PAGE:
You could look at impact on the medium, or highest sales. You could write down your personal favorites on pieces of paper, then throw them into the air. Where the pieces land? That’s your list!
But what we’ve got here is something slightly more scientific. Reviews aggregation site Metacritic compiles all reviews of games, then it averages those scores into an overall average. What you’ll find below is the top 50 highest-rated games of all time, based on the averages obtained by Metacritic. We made one small change: Since there are a handful of duplicates on the list (multiple versions of the same game, released on multiple platforms), we’ve just taken the highest-ranked version of the game to make room for a handful of games that wouldn’t have otherwise made the list.
Without further ado, these are the 50 best video games of all time:
50. “Tony Hawk’s Pro Skater 4”
Critic score: 94/100
User score: 8.4/10
Plot summary (from Metacritic): “Build your skills, earn respect, and show that you’ve got what it takes to Go Pro. 190 progressively harder goals. No time clock, no constraints. Pro-specific challenges. Evolving levels. Interact with other skaters. Multi-player modes. Customize your game…Your career is what you make of it.”
Platforms: GameCube, Xbox, PlayStation, PlayStation 2, Game Boy Advance, Tapwave Zodiac, OS X, PC
49. “Call of Duty: Modern Warfare 2”
Critic score: 94/100
User score: 6.4/10
Plot summary (from Metacritic): “‘Modern Warfare 2’ continues the gripping and heart-racing action as players face off against a new threat dedicated to bringing the world to the brink of collapse. An entirely new gameplay mode which supports 2-player co-operative play online that is unique from the single player story campaign. Special Ops pits players into a gauntlet of time-trial and objective-based missions. Rank-up as players unlock new Special Ops missions, each more difficult. Missions include highlights from the single player campaign, fan favorites from ‘Call of Duty 4: Modern Warfare’ and all new, exclusive missions. Setting a new bar for online multiplayer, ‘Modern Warfare 2’ multiplayer delivers new capabilities, customization, game states and modes, including: Create-a-Class Evolved. Secondary Weapons – Machine Pistols, Shotguns, Handguns, Launchers. Riot Shields. Equipment – Throwing Knives, Blast Shield, Tactical Insertion. Perk Upgrades. Bling (Dual Attachments). Customizable Killstreaks – AC130, Sentry Gun, Predator Missile, Counter-UAV, Care Package. Accolades (Post match reports).”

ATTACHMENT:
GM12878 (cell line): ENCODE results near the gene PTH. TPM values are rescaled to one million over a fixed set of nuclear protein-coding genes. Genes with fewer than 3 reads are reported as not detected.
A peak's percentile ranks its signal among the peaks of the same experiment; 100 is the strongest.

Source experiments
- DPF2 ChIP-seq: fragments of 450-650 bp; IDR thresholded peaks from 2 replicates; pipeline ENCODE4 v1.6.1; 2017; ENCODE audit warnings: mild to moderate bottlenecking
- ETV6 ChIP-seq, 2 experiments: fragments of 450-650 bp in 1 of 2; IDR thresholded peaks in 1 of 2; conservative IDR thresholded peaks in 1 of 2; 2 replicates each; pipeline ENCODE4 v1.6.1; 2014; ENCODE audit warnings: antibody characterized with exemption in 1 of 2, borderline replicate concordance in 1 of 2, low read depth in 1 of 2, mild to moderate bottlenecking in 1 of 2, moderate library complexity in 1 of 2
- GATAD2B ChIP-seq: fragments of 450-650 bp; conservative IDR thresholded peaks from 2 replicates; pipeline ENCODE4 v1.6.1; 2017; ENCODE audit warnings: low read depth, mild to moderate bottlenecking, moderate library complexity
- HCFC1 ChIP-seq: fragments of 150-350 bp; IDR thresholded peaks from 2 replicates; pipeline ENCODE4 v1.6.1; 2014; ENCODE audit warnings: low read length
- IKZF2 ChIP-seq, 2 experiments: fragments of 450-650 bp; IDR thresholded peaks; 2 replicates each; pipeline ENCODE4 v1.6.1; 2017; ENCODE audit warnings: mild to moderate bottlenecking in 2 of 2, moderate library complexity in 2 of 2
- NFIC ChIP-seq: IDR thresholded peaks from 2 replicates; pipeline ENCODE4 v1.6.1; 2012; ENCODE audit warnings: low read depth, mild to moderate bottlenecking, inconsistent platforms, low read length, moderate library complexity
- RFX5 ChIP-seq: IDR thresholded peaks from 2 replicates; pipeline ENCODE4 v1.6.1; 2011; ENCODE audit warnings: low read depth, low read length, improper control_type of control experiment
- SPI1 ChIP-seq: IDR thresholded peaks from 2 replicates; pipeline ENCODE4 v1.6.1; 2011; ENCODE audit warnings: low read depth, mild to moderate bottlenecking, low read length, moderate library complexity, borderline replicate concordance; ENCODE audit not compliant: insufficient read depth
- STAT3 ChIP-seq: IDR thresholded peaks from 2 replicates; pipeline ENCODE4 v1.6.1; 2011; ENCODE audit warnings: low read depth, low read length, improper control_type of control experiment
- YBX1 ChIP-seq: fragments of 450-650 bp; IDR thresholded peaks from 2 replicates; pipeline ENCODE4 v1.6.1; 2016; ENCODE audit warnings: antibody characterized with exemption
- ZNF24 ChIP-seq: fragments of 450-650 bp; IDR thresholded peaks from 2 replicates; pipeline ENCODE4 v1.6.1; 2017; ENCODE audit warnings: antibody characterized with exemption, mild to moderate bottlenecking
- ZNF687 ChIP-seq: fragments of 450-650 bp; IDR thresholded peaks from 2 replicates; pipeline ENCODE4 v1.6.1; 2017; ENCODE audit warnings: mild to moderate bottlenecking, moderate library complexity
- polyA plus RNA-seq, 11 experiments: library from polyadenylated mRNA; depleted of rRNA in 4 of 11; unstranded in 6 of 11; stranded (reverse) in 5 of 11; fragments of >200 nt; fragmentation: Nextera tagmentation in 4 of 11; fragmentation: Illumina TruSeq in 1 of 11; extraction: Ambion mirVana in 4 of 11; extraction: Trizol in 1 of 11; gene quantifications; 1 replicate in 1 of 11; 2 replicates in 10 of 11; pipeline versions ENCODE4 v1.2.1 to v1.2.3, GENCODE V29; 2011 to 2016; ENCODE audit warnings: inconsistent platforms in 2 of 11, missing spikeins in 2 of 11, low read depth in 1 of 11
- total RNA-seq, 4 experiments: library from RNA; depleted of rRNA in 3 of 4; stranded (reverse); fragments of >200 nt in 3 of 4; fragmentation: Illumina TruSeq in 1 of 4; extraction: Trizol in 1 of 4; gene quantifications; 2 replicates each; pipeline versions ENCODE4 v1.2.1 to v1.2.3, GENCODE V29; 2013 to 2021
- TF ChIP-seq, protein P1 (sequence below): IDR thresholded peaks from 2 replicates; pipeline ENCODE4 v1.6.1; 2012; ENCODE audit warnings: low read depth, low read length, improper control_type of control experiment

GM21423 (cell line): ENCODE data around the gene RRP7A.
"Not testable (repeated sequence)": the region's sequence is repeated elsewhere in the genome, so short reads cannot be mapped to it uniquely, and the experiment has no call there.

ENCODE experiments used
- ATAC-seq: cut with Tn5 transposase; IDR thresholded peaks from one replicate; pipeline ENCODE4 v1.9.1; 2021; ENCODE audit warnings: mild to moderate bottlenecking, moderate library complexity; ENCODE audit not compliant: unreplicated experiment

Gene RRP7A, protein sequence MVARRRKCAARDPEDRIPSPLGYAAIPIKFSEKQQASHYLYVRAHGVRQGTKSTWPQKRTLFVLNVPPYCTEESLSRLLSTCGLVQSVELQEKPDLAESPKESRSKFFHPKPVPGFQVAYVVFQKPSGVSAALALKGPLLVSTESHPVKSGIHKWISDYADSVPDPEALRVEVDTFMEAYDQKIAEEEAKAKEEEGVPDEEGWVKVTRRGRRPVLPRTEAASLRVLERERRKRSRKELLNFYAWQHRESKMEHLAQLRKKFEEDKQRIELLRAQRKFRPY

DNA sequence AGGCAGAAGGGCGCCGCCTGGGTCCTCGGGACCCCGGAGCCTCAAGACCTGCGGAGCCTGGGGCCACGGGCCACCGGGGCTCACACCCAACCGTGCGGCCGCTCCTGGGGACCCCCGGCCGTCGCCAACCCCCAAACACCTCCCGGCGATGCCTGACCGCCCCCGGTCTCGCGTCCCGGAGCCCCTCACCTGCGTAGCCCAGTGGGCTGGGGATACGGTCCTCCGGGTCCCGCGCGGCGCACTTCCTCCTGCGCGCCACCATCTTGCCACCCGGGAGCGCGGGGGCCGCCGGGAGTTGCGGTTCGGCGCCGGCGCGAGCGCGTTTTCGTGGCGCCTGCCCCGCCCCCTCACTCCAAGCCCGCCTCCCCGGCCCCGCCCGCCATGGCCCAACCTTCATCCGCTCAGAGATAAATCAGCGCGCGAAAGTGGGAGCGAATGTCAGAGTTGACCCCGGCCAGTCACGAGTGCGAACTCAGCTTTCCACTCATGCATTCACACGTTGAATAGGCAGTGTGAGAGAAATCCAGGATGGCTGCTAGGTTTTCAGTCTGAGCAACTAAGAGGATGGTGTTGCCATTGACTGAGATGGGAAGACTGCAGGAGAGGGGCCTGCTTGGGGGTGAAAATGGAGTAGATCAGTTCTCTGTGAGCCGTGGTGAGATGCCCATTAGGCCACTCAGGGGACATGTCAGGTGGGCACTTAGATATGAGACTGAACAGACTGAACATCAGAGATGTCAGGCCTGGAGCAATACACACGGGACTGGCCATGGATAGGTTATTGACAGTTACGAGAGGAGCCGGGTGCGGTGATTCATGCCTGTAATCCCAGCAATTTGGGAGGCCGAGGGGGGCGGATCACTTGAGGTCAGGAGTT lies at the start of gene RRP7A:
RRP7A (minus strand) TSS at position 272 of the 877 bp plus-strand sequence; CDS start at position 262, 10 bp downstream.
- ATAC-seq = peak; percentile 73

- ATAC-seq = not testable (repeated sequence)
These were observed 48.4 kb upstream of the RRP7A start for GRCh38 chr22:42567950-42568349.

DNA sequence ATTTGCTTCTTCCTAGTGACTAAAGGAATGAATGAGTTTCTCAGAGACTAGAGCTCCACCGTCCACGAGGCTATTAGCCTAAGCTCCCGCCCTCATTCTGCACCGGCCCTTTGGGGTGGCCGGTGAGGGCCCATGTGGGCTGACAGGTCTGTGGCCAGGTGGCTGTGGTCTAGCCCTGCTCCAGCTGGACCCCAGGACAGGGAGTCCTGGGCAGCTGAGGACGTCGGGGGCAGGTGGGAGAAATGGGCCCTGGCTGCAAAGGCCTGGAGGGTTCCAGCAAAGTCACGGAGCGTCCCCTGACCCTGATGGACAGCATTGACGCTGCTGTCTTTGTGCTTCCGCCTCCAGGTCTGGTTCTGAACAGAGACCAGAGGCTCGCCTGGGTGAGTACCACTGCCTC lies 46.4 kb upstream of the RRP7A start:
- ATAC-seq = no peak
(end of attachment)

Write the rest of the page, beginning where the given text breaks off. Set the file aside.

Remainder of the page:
Platforms: Xbox 360, PlayStation 3, PC, OS X
48. “Final Fantasy IX”
Critic score: 94/100
User score: 8.9/10
Plot summary (from Metacritic): “The last ‘Final Fantasy’ for the PlayStation, ‘Final Fantasy IX’ returns to the pure fantasy roots that spawned the series. This latest installment features highly detailed characters, vehicles, and environments, and breathtaking cinema-graphics. The addition of brand new features such as the story-enhancing Active Time Event system and the return of mini-games that grant additional gameplay make ‘Final Fantasy IX’ not only a memorable gaming experience, but also a significant step forward in the series.”
Platforms: PlayStation, iOS, Android, PC, PlayStation 4
Intel’s Hades Canyon NUC is deceptively powerful given its diminutive size. It’s quite capable of 1080p/60FPS gaming (and typically on Medium to High quality settings) thanks to Intel’s Kaby Lake G processor which bakes in AMD’s Radeon Vega M GH graphics. I can tell you from experience it makes a fantastic Steam Big Picture console on Windows 10. But Windows and I recently broke up. I’d love to use Hades Canyon as a semi-portable Linux music studio or Steam Play console. On Ubuntu 18.04, that goal wasn’t attainable for the average user, but Ubuntu 18.10 and Hades Canyon are practically best friends.
How did this all come together? NUC resellers contacted Canonical (Ubuntu’s parent company) about having “out of the box” support for Hades Canyon, so Canonical employee (and Ubuntu Podcast host) Martin Wimpress ordered one, figured out what was required to make Ubuntu and Hades Canyon play nice together, and rallied for the necessary updates to be included in Ubuntu 18.10.
For months, Linux users struggled with Hades Canyon, reporting things like power management issues and problems with graphics drivers among other minor snags which would be large hurdles for the average user. So today I eagerly slapped Ubuntu 18.10 on a USB stick today and installed it on my own Hades Canyon NUC, and I can report that it runs flawlessly out of the box.
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In my case, flawlessly means a carefree install, great gaming performance without any post-install updates or command line tweaking, perfect HDMI audio (plus my wireless LucidSound LS30 headphones were detected and sounded awesome), and generally stable, expected operation.
To clarify, all flavors of Ubuntu (such as Ubuntu Studio, Kubuntu and Ubuntu Budgie) offer this same level of compatibility with Hades Canyon since they’re built on the same base and Linux kernel. Additionally, Wimpress says that Ubuntu 18.04.2 — scheduled for release February 2019 — will also support Hades Canyon, as well as laptops coming to market that feature Intel’s powerful Kaby Lake G processor and Radeon Vega M graphics.
In general, Linux kernel 4.18 seems to offer vast improvements for Hades Canyon NUC and specifically AMD’s Radeon Vega M graphics hardware. I’ve seen reports of success from Arch and Fedora users who’ve upgraded, so it’s wonderful news that slick devices like the Hades Canyon NUC — and by extension future products featuring Radeon Vega M graphics — should be well supported going forward.
And of course I’m going to let Ubuntu 18.10 stick around on my Hades Canyon NUC for a bit. I’m currently benchmarking some games using the Phoronix Test Suite and will be posting those results shortly so stay tuned!